“I understand the OYC members are going to be upset,” Barlow said. “They had a really nice building, in a really nice, private location… so I understand why they’re against our changes and don’t want to leave, but our vision goes beyond the yacht club and goes beyond any one sector of the waterfront population.”
McBrearty told The Palladium-Times this week there’s no reason OYC couldn’t coexist with the city’s plans for the waterfront, adding members often serve as a welcoming crew to the larger deepwater vessels that dock on the east side of the International Pier. He noted the city of Oswego is in a unique position to capitalize on the waterfront due to the deepwater port that exists to the east of the pier.
Without the current structure, McBrearty said members would work to continue their mission, which includes providing training to prospective sailors, in addition to hosting annual events and offering decades of experience and nautical knowledge with local boaters and visitors. He said the organization’s overarching goal is to bring more people to boating and the city’s waterfront.
“If we’re not on the pier I think that messaging and the ability to share it will be diminished,” McBrearty said. “We can contribute that to the city because we’re uniquely positioned to do that.”
Corradino said he’s keeping an open mind on the issue and listening to both sides. Noting the two are not exactly the same, he compared it to Catholic church closures and parishioners investment in saving the buildings.
“It was always about the building, about the structure,” he said. “What I’ve gotten out of the issue with the closing of the churches is it’s not about the building. The church is not about the building. It’s about the people who make up that particular religion… a yacht club is not the building. It’s the members who make up the organization. They’re the ones that are the yacht club.”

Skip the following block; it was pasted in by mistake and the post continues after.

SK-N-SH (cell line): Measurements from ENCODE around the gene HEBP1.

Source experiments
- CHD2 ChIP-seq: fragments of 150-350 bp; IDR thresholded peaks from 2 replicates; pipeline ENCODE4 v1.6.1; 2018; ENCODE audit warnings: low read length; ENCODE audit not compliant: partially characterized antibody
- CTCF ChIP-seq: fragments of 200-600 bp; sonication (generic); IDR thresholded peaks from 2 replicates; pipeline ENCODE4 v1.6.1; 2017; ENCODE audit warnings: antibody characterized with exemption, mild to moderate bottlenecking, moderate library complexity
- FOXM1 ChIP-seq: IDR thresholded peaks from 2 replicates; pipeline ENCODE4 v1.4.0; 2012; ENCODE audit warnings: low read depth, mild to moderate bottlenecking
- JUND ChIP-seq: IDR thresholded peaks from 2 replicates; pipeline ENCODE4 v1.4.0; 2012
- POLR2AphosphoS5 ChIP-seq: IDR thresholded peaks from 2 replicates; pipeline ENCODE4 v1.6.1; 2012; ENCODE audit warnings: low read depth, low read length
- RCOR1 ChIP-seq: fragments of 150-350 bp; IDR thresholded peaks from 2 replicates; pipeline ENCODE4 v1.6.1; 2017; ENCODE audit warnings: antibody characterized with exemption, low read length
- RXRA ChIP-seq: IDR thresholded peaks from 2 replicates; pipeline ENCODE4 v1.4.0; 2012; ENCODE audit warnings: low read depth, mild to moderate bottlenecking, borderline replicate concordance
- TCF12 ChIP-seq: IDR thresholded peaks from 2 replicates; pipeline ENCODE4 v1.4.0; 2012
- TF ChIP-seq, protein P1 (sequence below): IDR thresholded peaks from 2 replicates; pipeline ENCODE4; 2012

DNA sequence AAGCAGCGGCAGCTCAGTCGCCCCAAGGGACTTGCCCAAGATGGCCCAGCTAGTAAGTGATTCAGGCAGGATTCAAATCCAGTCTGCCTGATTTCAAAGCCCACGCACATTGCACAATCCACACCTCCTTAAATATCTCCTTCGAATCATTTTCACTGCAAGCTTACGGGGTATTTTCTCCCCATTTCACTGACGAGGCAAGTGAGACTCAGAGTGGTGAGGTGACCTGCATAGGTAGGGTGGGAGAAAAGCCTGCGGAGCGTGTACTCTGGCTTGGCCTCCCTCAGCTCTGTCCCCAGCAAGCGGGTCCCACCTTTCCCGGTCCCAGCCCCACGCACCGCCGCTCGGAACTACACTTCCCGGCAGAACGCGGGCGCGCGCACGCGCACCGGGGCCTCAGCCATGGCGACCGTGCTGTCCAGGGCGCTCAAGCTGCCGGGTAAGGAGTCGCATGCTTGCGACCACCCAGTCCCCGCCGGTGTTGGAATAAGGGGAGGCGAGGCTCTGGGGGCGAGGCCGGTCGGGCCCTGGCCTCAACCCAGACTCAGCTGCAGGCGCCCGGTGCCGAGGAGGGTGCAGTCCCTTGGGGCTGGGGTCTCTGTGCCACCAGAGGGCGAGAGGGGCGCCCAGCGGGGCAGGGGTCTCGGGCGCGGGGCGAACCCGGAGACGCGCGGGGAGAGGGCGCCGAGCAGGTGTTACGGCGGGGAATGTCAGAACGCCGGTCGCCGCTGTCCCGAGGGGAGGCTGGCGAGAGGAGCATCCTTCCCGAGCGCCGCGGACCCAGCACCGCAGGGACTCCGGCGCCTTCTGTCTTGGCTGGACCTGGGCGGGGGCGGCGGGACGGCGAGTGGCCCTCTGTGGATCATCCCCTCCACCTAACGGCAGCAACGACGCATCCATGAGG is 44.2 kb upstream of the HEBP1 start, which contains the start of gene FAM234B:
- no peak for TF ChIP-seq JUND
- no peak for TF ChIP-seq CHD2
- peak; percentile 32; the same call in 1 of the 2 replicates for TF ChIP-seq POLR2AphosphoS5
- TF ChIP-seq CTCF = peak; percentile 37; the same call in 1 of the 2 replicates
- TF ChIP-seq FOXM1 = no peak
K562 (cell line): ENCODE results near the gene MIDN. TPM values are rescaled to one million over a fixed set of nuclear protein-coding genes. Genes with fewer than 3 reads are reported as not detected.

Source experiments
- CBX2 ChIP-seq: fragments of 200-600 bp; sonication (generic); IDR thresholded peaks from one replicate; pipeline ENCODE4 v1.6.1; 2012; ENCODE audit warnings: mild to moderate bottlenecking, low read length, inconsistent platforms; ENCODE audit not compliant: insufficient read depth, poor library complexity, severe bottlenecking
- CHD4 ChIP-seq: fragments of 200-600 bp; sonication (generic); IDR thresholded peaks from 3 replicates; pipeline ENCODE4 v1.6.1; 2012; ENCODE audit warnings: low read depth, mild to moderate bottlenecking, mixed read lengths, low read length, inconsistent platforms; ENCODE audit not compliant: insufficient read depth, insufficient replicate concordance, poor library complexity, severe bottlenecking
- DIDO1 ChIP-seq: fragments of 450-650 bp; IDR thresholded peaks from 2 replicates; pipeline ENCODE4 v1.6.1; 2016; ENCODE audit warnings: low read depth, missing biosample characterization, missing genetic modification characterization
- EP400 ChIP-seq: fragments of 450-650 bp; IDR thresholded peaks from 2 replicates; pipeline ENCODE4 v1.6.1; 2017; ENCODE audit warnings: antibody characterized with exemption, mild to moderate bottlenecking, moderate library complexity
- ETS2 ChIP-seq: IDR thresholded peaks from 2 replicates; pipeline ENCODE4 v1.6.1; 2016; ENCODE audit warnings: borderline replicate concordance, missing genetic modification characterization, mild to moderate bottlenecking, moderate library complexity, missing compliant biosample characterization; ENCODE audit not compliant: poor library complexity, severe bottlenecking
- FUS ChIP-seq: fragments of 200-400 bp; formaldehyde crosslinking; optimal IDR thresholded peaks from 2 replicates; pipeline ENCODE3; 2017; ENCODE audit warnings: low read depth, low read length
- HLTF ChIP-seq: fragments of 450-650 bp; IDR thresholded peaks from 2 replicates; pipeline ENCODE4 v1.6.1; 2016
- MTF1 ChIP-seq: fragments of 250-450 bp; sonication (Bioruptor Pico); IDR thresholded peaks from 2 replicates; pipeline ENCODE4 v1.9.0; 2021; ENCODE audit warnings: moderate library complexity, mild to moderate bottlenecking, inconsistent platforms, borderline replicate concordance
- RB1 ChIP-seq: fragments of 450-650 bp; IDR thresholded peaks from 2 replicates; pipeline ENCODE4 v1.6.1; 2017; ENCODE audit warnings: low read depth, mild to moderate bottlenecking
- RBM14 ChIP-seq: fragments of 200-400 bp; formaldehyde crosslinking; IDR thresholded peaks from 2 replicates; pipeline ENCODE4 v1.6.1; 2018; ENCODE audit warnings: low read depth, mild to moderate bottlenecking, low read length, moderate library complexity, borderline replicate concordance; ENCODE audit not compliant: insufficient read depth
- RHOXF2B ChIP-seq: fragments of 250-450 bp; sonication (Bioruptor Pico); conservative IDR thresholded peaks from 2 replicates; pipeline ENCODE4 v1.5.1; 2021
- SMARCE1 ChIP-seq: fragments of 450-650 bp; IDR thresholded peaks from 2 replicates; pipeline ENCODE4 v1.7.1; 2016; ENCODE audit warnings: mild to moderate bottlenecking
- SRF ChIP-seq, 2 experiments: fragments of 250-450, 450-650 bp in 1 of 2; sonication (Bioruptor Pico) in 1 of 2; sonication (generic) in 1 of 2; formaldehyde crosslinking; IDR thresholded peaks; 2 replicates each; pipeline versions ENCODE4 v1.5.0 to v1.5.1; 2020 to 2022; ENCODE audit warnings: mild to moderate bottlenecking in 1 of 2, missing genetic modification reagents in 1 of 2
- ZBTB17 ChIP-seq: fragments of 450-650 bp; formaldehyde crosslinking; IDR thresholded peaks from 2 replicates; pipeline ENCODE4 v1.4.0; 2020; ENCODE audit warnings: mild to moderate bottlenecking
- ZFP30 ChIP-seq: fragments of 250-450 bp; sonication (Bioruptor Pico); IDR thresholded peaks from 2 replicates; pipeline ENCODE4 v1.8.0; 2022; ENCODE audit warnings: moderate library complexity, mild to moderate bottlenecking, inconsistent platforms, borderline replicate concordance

As a boating club, Corradino said it should be located near the water, but the question is whether the club must occupy the pier in that particular building.
The OYC, which currently has a membership of about 300, is part of the city’s maritime heritage, McBrearty said, and sponsors various regattas and other races that draw visitors to the city.
The OYC was first formed in 1881, McBrearty said, before falling into bankruptcy in 1929 during the Great Depression. Local sailors and boaters resurrected the club in 1983 as a volunteer organization. McBrearty said despite the name, the organization is comprised mostly of sailors and boaters, not yacht owners.
“It’s something that is a product of a gathering of like-minded, dedicated boaters and people who are interested in the waterfront,” he said of OYC. “They’re people who have a special relationship with this waterfront and a profound interest in its well being.”
The yacht club first moved to the International Pier in the early 2000s following the closure of a bar that occupied the structure. When OYC first occupied the International Pier, the Port Authority of Oswego owned the area. The city, however, bought the property in 2012, and took over the lease with the OYC. Over the years the OYC has paid about $600 per month for use of a portion of the building.
Barlow argues the OYC has conveyed the perception the building and pier itself are private, but that is not the case and the city would like to make the pier a pedestrian-only walkway that is welcoming to everyone. He said there are examples of residents and visitors to the pier being led to believe the area is private, noting that is “a large part of the problem,” and the perception the city is seeking to change.
McBrearty said in the past yacht club members may have questioned visitors wandering out to the docks or pier, but noted that behavior is in response to incidents of theft and vandalism in the surrounding area.
The lease termination, if enacted, would be effective Sept. 8, 2020, Barlow said. City officials plan to extend an offer for the OYC to move back into the Roy C. McCrobie Building, where the club existed prior to the current location on the pier.
Demolition work and construction on the International Pier is scheduled to start after Labor Day, with heavy construction occurring throughout 2021.